Oracle RAC Cache Fusion:First things first - What is Cache Fusion? Whoever knows the basics of RAC should very well be aware of the fact that CACHE FUSION is one of the most important and interesting concepts in a RAC setup. As the name suggests, CACHE FUSION is the amalgamation of cache from each node/instance participating in the RAC, but it is not any physically secured memory component which can be configured unlike the usual buffer cache (or other SGA components) which is local to each node/instance. We know that every instance of the RAC database has its own local buffer cache which performs the usual cache functionality for that instance. Now there could be occasions when a transaction/user on instance A needs to access a data block which is being owned/locked by the other instance B. In such cases, the instance A will request instance B for that data block and hence accesses the block through the interconnect mechanism. This concept is known as CACHE FUSION where one instance can work on or access a data block in other instance’s cache via the high speed interconnect. Cache Fusion architecture helps resolve each possible type of contentions that could be thought of in a multi-node RAC setup. We will look at them in detail in coming sections but first let us understand few very important terms/concepts which will be useful in understanding the contentions which we are going to discuss in later sections. August 18 at 10:22am · Like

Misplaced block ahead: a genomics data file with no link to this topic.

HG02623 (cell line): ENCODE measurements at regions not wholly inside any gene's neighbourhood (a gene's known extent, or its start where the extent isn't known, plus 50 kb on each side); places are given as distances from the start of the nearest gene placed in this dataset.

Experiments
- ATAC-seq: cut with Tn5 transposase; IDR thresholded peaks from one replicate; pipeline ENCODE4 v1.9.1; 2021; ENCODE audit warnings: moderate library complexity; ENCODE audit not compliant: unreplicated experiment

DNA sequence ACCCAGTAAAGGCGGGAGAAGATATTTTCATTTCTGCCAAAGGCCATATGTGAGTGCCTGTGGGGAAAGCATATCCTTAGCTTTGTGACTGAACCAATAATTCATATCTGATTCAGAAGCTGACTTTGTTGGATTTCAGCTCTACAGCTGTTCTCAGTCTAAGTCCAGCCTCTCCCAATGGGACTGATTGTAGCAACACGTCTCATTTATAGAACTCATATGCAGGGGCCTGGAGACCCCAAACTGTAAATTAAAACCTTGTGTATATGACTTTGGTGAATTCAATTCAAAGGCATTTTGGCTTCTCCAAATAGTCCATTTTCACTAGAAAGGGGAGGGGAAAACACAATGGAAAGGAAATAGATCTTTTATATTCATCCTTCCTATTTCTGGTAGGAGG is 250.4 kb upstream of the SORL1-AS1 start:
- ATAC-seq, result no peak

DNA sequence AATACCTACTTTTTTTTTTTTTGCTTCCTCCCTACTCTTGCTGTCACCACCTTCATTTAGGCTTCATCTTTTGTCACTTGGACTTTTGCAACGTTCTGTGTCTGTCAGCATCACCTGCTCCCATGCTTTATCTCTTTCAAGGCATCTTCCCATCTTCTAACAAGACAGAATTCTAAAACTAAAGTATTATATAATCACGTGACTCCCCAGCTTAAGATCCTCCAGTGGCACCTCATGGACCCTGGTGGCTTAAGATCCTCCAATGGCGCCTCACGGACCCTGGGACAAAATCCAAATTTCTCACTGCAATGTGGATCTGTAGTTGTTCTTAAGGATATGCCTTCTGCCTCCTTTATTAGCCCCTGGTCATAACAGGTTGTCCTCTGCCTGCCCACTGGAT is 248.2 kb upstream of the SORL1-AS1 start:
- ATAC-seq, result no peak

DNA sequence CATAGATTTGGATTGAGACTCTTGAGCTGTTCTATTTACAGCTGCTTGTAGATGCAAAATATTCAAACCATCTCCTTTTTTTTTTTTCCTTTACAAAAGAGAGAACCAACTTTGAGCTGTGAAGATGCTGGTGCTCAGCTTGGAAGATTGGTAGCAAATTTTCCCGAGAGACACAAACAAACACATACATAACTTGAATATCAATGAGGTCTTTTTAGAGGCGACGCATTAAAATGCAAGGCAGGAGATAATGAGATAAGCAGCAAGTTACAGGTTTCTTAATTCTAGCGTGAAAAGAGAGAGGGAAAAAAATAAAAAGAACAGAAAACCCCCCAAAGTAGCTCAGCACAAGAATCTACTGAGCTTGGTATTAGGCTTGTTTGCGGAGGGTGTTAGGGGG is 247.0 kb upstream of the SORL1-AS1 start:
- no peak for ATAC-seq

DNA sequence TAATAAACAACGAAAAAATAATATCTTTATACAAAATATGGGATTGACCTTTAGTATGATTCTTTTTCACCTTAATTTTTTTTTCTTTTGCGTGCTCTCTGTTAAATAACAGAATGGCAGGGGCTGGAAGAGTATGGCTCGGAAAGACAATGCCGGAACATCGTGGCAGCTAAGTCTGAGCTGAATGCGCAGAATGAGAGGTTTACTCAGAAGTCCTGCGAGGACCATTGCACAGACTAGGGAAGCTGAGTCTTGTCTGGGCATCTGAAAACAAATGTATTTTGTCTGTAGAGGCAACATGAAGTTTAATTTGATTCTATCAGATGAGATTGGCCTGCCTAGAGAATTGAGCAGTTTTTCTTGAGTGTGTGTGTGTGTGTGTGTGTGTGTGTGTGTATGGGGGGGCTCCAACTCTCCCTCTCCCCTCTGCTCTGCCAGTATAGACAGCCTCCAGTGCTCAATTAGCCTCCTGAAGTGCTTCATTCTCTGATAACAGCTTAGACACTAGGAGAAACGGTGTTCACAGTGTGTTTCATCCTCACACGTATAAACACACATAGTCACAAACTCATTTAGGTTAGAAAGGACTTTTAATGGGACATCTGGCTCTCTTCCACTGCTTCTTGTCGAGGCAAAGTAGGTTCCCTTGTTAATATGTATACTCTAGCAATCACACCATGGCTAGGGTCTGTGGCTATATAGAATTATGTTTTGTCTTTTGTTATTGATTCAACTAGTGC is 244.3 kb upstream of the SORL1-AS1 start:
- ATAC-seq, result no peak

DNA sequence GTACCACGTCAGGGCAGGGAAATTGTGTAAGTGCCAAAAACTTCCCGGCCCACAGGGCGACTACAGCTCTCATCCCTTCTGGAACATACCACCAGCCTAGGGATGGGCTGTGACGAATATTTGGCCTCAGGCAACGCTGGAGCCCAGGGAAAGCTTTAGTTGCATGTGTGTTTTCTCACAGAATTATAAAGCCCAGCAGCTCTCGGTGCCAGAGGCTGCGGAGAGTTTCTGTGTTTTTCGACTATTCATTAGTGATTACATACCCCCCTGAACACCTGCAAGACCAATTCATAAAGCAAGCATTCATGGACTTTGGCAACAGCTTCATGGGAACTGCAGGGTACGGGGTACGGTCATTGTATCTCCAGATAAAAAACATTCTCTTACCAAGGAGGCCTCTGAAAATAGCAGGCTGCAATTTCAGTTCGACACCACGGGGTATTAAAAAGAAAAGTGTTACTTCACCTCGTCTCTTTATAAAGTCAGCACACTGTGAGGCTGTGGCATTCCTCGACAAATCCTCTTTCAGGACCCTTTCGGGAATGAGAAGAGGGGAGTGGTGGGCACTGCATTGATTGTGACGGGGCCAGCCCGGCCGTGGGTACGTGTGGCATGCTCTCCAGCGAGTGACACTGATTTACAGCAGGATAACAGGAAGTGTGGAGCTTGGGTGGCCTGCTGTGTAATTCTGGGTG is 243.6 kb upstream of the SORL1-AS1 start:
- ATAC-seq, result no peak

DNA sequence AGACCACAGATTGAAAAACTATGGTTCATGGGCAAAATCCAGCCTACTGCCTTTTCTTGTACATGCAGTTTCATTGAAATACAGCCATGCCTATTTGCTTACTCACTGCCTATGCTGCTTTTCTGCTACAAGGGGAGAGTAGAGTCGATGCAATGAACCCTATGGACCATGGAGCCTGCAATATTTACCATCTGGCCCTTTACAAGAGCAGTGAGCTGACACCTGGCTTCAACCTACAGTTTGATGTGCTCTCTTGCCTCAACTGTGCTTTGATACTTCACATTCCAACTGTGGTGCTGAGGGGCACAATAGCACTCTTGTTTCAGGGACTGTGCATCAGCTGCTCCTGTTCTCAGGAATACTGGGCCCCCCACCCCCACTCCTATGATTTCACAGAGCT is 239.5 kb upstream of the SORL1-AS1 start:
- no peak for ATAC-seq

Yogesh Singh Global Cache Service Global Cache Service (GCS) is the heart of Cache Fusion concept. It is through GCS that data integrity in RAC is maintained when more than one instance need a particular data block. Instances look up to the GCS for fulfilling their data block needs. GCS is responsible for: 1. Tracking the data block 2. Accepting the data block requests from instances 3. Informing the holding instance to release the lock on the data block or ship a CR image 4. Coordinating the shipping of data blocks as needed between the instance through the interconnect 5. Informing the instances to keep or discard PIs More about the above functions will be clear from the following discussion on contention. Please note that GCS is available in the form of the background process called LMS. Past Image The concept of Past Image is very specific to RAC setup. Consider an instance holding exclusive lock on a data block for updates. If some other instance in the RAC needs the block, the holding instance can send the block to the requesting instance (instead of writing it to disk) by keeping a PI (Past Image) of the block in its buffer cache. Basically, PI is the copy of the data block before the block is written to the disk. • There can be more than one PI of the block at a time across the instances . In case there is some instance crash/failure in the RAC and a recovery is required, Oracle is able to re-construct the block using these Past Images from all the instances. • When a block is written to the disk, all Past Images of that block across the instances are discarded. GCS informs all the instances to do this. At this time, the redo logs containing the redo for that data block can also be overwritten because they are no longer needed for recovery. Consistent Read A consistent read is needed when a particular block is being accessed/modified by transaction T1 and at the same time another transaction T2 tries to access/read the block. If T1 has not been committed, T2 needs a consistent read (consistent to the non-modified state of the database) copy of the block to move ahead. A CR copy is created using the UNDO data for that block. A sample series of steps for a CR in a normal setup would be: 1. Process tries to read a data block 2. Finds an active transaction in the block 3. Then checks the UNDO segment to see if the transaction has been committed or not 4. If the transaction has been committed, it creates the REDO records and reads the block 5. If the transaction has not been committed, it creates a CR block for itself using the UNDO/ROLLBACK information. 6. Creating a CR(consistent read) image in RAC is a bit different and can come with some I/O overheads. This is because the UNDO could be spread across instances and hence to build a CR copy of the block, the instance might has to visit UNDO segments on other instances and hence perform certain extra I/O

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